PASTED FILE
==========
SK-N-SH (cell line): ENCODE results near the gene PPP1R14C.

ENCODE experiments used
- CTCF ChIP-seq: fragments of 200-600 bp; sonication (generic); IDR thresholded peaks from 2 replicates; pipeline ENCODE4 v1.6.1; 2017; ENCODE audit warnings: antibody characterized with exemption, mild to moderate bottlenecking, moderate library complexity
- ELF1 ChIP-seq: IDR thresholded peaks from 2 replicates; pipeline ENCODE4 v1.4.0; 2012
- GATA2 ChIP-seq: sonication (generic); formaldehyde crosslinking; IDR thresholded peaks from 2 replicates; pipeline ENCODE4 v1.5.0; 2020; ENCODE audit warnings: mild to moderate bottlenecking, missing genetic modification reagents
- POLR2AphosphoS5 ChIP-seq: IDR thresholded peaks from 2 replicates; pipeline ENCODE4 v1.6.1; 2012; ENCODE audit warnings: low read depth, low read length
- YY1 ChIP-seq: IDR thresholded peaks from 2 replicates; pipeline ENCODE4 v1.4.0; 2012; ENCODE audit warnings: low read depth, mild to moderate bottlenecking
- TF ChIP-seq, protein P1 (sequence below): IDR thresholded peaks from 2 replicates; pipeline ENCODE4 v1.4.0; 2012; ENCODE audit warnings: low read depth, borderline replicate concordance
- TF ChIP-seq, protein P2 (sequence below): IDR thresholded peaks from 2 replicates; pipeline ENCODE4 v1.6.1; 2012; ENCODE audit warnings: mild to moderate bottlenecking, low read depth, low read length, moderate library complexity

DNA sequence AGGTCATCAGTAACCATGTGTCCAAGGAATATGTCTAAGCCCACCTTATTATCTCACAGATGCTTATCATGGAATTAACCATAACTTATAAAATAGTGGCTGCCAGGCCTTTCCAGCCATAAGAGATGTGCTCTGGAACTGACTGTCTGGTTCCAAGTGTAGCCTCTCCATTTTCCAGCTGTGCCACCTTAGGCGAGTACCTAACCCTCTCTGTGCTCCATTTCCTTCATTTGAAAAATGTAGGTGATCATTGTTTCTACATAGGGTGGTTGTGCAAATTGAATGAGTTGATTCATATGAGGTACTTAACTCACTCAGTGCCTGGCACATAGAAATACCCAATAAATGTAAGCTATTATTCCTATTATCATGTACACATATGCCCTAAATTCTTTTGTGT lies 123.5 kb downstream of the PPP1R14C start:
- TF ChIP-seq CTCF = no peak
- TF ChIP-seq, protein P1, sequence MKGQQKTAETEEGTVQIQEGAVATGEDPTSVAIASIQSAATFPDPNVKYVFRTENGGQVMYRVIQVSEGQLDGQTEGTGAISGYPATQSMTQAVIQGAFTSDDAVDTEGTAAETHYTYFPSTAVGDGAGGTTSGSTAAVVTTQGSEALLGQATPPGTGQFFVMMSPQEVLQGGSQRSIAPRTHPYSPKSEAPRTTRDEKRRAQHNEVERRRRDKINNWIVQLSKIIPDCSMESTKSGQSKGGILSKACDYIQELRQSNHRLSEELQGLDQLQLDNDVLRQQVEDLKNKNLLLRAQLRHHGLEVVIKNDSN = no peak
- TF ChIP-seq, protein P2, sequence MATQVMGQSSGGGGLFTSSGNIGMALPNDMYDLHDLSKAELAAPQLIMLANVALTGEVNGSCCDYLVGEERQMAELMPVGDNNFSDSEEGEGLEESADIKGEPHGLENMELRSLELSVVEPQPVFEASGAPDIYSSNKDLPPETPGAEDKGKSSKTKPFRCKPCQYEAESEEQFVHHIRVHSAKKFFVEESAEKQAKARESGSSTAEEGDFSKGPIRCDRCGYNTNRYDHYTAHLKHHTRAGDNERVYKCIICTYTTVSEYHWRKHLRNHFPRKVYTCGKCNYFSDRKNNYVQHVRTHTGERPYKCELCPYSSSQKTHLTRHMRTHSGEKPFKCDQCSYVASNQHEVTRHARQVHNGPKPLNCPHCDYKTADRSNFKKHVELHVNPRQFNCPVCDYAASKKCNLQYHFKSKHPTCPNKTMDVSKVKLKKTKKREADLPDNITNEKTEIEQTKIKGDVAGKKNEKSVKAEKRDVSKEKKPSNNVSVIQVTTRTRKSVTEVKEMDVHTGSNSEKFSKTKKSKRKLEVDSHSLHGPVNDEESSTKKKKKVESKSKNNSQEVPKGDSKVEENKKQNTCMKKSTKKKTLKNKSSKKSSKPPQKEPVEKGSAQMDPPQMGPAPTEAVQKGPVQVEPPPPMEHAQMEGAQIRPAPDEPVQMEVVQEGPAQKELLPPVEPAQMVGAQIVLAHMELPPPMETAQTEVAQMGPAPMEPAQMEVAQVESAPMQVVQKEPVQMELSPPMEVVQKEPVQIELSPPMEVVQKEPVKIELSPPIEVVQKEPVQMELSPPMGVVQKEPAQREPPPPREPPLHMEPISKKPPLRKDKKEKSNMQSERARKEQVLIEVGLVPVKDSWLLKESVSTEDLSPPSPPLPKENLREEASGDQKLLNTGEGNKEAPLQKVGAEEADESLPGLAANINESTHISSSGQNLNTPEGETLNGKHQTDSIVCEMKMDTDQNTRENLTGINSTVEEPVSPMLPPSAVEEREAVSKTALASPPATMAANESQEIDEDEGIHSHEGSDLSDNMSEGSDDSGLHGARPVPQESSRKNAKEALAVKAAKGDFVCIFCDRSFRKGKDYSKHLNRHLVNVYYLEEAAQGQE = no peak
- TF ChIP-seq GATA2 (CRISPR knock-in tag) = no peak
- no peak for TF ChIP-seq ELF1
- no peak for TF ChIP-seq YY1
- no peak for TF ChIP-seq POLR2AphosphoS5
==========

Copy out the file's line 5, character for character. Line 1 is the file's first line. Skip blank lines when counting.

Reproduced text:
- GATA2 ChIP-seq: sonication (generic); formaldehyde crosslinking; IDR thresholded peaks from 2 replicates; pipeline ENCODE4 v1.5.0; 2020; ENCODE audit warnings: mild to moderate bottlenecking, missing genetic modification reagents